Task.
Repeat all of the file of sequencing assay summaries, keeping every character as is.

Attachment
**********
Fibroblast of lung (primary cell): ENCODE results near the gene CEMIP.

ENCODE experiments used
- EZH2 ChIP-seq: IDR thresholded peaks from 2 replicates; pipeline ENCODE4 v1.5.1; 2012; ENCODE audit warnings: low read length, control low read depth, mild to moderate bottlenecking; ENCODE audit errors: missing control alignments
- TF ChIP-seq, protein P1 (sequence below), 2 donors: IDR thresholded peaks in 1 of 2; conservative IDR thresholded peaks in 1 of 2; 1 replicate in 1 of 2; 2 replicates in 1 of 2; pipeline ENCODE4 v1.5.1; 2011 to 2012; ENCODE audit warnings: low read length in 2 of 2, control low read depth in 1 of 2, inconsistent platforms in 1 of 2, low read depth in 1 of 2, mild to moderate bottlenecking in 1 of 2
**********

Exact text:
Fibroblast of lung (primary cell): ENCODE results near the gene CEMIP.

ENCODE experiments used
- EZH2 ChIP-seq: IDR thresholded peaks from 2 replicates; pipeline ENCODE4 v1.5.1; 2012; ENCODE audit warnings: low read length, control low read depth, mild to moderate bottlenecking; ENCODE audit errors: missing control alignments
- TF ChIP-seq, protein P1 (sequence below), 2 donors: IDR thresholded peaks in 1 of 2; conservative IDR thresholded peaks in 1 of 2; 1 replicate in 1 of 2; 2 replicates in 1 of 2; pipeline ENCODE4 v1.5.1; 2011 to 2012; ENCODE audit warnings: low read length in 2 of 2, control low read depth in 1 of 2, inconsistent platforms in 1 of 2, low read depth in 1 of 2, mild to moderate bottlenecking in 1 of 2